Sequence modeling has demonstrated state-of-the-art performance on natural language and document understanding tasks. However, it is challenging to correctly serialize tokens in form-like documents in practice due to their variety of layout patterns. We propose FormNet, a structure-aware sequence model to mitigate the suboptimal serialization of forms. First, we design Rich Attention that leverages the spatial relationship between tokens in a form for more precise attention score calculation. Second, we construct Super-Tokens for each word by embedding representations from their neighboring tokens through graph convolutions. FormNet therefore explicitly recovers local syntactic information that may have been lost during serialization. In experiments, FormNet outperforms existing methods with a more compact model size and less pre-training data, establishing new state-of-the-art performance on CORD, FUNSD and Payment benchmarks.
Traditional (unstructured) pruning methods for a Transformer model focus on regularizing the individual weights by penalizing them toward zero. In this work, we explore spectral-normalized identity priors (SNIP), a structured pruning approach that penalizes an entire residual module in a Transformer model toward an identity mapping. Our method identifies and discards unimportant non-linear mappings in the residual connections by applying a thresholding operator on the function norm. It is applicable to any structured module, including a single attention head, an entire attention block, or a feed-forward subnetwork. Furthermore, we introduce spectral normalization to stabilize the distribution of the post-activation values of the Transformer layers, further improving the pruning effectiveness of the proposed methodology. We conduct experiments with BERT on 5 GLUE benchmark tasks to demonstrate that SNIP achieves effective pruning results while maintaining comparable performance. Specifically, we improve the performance over the state-of-the-art by 0.5 to 1.0% on average at 50% compression ratio.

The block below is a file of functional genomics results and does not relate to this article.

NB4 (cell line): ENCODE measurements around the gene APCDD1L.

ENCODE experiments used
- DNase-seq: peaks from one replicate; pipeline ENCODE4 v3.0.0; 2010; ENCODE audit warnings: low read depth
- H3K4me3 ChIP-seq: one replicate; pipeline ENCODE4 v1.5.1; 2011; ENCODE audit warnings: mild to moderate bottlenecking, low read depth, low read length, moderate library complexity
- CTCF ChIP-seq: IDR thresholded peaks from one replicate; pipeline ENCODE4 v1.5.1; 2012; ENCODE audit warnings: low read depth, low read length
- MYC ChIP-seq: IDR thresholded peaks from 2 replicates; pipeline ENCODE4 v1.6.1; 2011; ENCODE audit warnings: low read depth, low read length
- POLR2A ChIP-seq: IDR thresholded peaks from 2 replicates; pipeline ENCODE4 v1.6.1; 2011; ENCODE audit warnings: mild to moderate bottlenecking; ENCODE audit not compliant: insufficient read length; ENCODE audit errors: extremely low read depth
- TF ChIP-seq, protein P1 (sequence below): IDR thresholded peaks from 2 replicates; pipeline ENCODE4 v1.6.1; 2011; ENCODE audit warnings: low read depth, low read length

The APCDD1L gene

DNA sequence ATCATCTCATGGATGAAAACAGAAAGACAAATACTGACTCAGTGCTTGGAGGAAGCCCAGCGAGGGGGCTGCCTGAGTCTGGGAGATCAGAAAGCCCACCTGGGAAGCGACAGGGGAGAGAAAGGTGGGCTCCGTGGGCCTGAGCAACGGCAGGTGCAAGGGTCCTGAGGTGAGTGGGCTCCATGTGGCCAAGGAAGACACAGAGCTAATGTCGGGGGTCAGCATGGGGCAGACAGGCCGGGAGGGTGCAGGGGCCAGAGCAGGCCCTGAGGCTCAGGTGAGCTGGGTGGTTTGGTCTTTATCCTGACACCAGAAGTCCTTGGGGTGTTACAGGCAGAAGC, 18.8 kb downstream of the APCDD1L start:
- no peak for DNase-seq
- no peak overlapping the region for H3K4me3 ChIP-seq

We present models for encoding sentences into embedding vectors that specifically target transfer learning to other NLP tasks. The models are efficient and result in accurate performance on diverse transfer tasks. Two variants of the encoding models allow for trade-offs between accuracy and compute resources. For both variants, we investigate and report the relationship between model complexity, resource consumption, the availability of transfer task training data, and task performance. Comparisons are made with baselines that use word level transfer learning via pretrained word embeddings as well as baselines do not use any transfer learning. We find that transfer learning using sentence embeddings tends to outperform word level transfer. With transfer learning via sentence embeddings, we observe surprisingly good performance with minimal amounts of supervised training data for a transfer task. We obtain encouraging results on Word Embedding Association Tests (WEAT) targeted at detecting model bias. Our pre-trained sentence encoding models are made freely available for download and on TF Hub.